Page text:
Sepsis following pharyngitis, referred to as postanginal sepsis, was first described at the beginning of this century. However, it was not until 1936 that a distinctive syndrome of postanginal sepsis and internal jugular vein (IJV) septic thrombophlebitis was characterized in detail by Lemierre.1 His original description focused on previously healthy adolescents and young adults who developed septicemia several days after a tonsillar or peritonsillar infection. There was usually painful swelling of the glands below the maxillary angle and edema and tenderness on the lateral aspects of the neck parallel to the sternomastoid muscle, representing septic thrombophlebitis of the IJV. Distant metastatic abscesses from septic embolization were present most frequently in the lungs and pleura, but also occurred in the joints and soft tissues.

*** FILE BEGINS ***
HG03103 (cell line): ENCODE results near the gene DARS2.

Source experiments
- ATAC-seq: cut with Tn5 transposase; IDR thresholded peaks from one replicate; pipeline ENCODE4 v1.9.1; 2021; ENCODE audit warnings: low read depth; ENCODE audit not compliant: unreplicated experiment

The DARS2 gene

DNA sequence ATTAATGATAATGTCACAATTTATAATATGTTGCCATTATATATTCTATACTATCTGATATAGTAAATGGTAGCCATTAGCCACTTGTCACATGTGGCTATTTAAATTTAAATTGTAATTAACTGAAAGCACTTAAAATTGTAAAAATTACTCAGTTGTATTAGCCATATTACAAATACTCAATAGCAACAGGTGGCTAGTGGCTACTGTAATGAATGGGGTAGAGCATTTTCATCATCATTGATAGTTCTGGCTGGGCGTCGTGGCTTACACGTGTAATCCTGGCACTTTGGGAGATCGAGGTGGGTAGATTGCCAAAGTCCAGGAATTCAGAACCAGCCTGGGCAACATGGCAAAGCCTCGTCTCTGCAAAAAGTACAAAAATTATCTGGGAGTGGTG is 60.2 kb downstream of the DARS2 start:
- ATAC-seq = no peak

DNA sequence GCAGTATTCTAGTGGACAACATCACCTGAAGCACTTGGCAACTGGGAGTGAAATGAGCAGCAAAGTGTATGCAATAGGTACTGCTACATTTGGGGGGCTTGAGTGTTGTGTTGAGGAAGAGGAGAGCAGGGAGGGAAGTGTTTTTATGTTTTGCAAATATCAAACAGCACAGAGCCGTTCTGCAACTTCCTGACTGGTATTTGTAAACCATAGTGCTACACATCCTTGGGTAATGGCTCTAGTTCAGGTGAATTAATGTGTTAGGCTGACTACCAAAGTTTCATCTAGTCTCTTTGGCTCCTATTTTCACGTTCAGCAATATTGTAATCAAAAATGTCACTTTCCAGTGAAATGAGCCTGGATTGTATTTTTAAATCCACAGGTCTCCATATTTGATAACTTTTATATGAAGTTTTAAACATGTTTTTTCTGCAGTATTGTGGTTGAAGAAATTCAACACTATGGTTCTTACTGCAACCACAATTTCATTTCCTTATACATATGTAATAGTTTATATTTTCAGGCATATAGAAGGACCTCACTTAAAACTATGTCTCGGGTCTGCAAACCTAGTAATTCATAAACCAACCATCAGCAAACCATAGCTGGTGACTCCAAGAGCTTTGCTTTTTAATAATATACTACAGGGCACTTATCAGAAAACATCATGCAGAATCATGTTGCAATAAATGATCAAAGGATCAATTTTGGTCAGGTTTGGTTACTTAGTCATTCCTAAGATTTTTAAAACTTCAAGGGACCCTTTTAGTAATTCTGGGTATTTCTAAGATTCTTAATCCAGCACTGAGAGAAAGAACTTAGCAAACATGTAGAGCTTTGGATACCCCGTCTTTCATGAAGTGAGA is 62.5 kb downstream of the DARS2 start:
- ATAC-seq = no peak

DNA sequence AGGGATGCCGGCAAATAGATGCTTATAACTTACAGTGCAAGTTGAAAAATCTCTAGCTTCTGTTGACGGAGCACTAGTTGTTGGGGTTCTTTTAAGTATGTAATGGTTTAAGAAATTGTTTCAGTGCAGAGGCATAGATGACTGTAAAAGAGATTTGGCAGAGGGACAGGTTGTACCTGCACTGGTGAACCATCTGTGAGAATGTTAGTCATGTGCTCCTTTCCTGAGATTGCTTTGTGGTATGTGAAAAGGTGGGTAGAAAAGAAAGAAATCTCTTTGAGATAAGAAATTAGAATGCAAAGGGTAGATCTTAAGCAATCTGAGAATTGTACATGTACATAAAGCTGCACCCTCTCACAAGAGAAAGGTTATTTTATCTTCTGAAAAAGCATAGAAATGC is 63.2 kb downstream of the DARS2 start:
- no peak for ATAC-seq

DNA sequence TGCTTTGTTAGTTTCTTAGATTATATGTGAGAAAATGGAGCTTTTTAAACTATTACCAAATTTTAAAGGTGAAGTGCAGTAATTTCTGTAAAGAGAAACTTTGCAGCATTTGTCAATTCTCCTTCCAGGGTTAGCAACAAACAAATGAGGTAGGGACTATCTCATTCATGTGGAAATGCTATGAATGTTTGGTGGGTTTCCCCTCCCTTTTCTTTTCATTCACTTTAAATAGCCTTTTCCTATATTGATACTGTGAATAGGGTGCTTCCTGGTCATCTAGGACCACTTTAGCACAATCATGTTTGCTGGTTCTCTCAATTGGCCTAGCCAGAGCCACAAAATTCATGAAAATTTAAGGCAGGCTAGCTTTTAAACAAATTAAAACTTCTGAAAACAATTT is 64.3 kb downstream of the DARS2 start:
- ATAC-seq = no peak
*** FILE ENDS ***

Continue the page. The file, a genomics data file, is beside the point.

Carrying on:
- Received September 2, 1994.
- Accepted December 1, 1994.
- Copyright © 1995 by the American Academy of Pediatrics